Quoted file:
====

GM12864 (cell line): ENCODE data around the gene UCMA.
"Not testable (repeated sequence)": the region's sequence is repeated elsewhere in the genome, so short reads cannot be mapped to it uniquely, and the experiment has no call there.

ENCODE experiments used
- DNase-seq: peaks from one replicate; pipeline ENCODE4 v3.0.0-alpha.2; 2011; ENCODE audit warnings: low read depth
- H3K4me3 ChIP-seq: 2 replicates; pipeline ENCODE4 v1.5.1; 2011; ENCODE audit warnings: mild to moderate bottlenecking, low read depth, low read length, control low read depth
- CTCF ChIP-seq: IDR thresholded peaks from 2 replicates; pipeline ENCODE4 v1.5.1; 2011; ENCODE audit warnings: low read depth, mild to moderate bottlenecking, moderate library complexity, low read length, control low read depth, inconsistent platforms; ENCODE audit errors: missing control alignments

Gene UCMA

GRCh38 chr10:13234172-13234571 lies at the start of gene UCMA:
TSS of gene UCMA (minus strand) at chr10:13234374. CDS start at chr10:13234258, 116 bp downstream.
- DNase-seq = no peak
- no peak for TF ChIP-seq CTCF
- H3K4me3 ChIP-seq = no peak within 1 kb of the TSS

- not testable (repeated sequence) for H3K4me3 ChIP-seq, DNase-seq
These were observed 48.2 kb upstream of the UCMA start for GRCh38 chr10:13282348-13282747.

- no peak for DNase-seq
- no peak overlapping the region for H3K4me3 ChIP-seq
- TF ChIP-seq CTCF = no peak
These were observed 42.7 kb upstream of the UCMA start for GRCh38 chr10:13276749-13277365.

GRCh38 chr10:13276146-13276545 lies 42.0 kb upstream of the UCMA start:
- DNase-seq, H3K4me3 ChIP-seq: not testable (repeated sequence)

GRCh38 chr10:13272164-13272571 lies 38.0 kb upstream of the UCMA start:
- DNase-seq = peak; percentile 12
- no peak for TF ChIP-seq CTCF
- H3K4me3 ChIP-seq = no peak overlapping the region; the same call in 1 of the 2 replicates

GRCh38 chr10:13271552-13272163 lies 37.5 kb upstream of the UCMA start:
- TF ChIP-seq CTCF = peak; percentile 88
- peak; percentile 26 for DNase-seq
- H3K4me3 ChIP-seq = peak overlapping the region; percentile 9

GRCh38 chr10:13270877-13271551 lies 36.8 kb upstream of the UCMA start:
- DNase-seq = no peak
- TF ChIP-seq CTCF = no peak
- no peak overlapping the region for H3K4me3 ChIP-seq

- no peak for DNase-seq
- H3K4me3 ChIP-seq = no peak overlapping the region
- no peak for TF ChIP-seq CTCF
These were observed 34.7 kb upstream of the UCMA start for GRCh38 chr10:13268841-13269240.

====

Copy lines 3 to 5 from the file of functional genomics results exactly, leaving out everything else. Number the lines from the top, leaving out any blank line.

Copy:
ENCODE experiments used
- DNase-seq: peaks from one replicate; pipeline ENCODE4 v3.0.0-alpha.2; 2011; ENCODE audit warnings: low read depth
- H3K4me3 ChIP-seq: 2 replicates; pipeline ENCODE4 v1.5.1; 2011; ENCODE audit warnings: mild to moderate bottlenecking, low read depth, low read length, control low read depth